The Campaign For DA


A Christmas Thought (Written Before UPS Turned On Me)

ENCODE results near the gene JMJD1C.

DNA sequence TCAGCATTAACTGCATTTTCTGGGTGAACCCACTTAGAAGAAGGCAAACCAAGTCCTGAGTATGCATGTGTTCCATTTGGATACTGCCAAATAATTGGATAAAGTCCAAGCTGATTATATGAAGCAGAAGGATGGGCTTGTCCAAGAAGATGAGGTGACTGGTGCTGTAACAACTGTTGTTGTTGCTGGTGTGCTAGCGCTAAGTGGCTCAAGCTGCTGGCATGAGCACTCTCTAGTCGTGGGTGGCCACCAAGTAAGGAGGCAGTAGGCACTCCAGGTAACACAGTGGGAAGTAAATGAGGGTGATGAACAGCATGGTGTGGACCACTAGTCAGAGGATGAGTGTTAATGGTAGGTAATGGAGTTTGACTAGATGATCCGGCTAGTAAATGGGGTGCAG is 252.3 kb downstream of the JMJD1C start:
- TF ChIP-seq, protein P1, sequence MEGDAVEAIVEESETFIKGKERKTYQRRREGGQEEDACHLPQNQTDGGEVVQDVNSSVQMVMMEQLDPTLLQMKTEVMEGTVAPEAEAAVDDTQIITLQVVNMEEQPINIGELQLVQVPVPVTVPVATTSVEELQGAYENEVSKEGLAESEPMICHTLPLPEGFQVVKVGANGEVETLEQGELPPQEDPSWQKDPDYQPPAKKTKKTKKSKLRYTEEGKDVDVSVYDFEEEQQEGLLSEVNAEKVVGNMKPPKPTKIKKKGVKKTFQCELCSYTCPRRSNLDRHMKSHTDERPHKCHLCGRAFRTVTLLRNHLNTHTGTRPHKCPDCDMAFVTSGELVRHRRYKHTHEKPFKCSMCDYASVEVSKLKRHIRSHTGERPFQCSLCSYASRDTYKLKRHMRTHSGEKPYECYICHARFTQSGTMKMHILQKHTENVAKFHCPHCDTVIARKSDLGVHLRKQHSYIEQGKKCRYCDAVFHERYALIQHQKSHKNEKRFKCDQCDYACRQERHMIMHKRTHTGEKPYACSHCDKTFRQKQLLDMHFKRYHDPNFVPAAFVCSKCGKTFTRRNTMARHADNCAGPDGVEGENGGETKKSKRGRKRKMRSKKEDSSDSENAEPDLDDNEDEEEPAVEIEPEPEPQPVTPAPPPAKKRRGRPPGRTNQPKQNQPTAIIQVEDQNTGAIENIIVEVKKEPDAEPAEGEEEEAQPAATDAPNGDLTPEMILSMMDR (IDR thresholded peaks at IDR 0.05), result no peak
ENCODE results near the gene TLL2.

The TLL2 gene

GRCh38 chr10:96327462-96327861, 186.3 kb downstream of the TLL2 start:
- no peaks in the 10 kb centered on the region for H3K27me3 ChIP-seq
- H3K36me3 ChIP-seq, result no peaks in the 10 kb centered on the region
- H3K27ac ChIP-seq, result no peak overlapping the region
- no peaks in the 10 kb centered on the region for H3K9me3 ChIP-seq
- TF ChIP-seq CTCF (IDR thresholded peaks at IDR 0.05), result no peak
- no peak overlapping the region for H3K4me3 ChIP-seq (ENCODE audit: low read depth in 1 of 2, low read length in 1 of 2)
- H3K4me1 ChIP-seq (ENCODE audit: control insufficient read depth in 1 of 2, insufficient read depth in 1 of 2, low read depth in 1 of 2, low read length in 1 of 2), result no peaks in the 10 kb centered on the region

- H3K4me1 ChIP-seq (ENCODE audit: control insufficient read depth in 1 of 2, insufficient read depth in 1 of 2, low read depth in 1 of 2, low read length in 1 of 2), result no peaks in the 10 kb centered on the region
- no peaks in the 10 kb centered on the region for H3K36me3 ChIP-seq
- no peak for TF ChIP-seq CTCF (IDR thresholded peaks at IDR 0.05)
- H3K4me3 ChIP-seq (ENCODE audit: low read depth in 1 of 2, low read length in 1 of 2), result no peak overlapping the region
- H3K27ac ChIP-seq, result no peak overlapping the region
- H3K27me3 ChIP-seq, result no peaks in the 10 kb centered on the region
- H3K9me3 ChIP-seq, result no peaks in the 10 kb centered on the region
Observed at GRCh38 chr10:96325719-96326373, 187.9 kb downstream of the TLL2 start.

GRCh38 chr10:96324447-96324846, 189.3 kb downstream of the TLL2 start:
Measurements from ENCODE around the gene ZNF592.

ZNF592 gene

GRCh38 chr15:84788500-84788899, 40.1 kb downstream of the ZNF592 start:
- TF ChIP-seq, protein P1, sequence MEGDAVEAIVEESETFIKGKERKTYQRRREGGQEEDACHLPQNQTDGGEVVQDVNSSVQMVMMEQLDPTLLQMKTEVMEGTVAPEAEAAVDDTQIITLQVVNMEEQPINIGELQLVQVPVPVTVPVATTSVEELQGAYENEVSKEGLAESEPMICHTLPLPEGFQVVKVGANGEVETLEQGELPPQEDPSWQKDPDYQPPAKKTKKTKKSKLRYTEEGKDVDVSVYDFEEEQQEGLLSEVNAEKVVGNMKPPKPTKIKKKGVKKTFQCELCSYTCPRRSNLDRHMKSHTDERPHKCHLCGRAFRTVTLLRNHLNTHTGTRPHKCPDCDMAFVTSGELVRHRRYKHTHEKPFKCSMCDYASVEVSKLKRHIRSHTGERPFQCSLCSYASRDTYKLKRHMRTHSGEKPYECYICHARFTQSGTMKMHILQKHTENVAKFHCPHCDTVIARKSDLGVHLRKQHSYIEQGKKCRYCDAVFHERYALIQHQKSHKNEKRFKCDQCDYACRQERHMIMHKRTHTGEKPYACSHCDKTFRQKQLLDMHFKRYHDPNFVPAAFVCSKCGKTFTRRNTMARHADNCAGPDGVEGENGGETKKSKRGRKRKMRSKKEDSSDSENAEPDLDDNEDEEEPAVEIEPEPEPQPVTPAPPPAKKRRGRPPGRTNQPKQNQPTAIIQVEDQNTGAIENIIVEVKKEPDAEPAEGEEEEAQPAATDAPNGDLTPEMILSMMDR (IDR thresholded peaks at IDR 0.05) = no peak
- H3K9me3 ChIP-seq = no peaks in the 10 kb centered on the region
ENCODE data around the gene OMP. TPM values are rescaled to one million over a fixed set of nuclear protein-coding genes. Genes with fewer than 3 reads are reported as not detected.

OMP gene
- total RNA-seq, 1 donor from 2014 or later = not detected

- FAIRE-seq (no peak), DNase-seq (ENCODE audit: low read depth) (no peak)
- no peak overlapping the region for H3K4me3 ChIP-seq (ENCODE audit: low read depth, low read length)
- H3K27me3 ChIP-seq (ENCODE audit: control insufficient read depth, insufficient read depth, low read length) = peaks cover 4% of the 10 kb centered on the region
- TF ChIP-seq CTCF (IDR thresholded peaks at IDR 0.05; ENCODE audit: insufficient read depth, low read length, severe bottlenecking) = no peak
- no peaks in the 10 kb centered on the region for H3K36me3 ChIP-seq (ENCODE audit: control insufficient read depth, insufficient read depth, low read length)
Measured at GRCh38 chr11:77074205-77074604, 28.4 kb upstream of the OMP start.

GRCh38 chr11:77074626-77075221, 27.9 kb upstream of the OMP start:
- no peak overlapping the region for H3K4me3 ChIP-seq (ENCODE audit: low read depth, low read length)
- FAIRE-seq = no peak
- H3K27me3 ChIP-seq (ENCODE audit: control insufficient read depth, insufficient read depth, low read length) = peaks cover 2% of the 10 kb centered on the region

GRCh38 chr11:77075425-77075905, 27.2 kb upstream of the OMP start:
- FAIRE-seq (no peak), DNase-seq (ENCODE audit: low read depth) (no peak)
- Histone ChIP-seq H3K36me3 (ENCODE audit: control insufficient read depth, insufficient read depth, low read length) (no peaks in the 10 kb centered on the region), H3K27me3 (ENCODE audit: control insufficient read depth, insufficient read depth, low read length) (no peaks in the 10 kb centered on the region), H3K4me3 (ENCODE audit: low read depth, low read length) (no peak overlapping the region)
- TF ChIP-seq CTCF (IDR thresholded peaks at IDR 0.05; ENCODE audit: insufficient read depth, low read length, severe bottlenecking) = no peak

I'm waiting around for a UPS package to be delivered (I had it sent to my office -- but our office was officially closed so it was just me, an open door, and time) and am a bit frustrated. But I was determined to not let a lost afternoon ruin Christmas Eve. And although I normally spend this day doing things like roaming around a mall (not to shop -- but to watch others and try to soak in a Christmas season that I intentionally deprive myself of), it wasn't a bad experience. I finally turned off talk radio and browsed around youtube for Christmas videos that are oddly important to me. "Merry Christmas, Darling" by The Carpenters? I'm kidding, right? Nope. That song was buried on a Christmas 8 track tape that my dad had constantly running at his department store during December years and years ago in Bridgeport. I distinctly remember in high school going down to that place every year late at night and wrapping presents. I'd turn the soundtrack on, turn it up, and have the whole place to myself. It was almost as if some type of magical solitude had transformed the place after hours of being crammed with people during the day. Band Aid's "Do They Know It's Christmas"? Am I serious? You bet. I remember listening to it as I ran around the old dirt track at the old Bridgeport Middle School when I was home from college one year. I was overcome, after being flooded with memories of that school and that field, with the realization that some times in your life are simply gone forever. Sappy, but true. This is leading somewhere. I promise. Let me issue a simple Christmas shout out to you whether you visit this silly blog once a month or a few times a day. I'm not sure how it started or how it has evolved into whatever mess it is now, but I appreciate the visits and the comments --- whether those comments be the incredibly nice ones or those that are so bitingly critical of me that they make me stop and think about whether maybe, just maybe, you might be right. And one final thing, I'm amazed at how much those bloggers listed on the left (and, of course, others) put themselves "out there" -- revealing their life's pains and blessings to an audience of both friends and strangers. I really don't do that. A good friend told me that I was the ultimate psychiatric experiment for running Liberally Lean while at the same time being the most secretive, reserved, and emotionally guarded individual that he knew. I don't have an explanation for that. But, on this Christmas Eve, I'll let you know a little. By choice, I've awakened every Christmas morning of my adult life -- with the exception of one -- with no children in the home. About four years ago I decided that I'd jog outside at the break of dawn on Christmas morn believing it would be an emotional and happy experience --- the sensation of running by home after home and contemplating whether joyous present-opening-chaos was breaking out behind those closed doors and brick walls. It would be fun. But it wasn't like that at all. It was the outside that turned out to be overwhelming. Quiet and cold . . . and empty. I haven't done it since. There's no real moral to the story other than to remind you to enjoy the inside. And although without kids, I've got a niece and nephew that I see every year on Christmas Day. It seems like yesterday they were toddlers and now both of them are in college. "Time flies" is a cliche. But it's a cliche because it's so true. Oh, and one other secret? Every year when I drive home for Christmas in the late morning, to the same house I grew up in, I listen to the song below. It's the only time during the year that I will do that. It's my personal tradition. I have no idea who that family is in the video or what country they are from but, I suppose, the message is universal. Merry Christmas.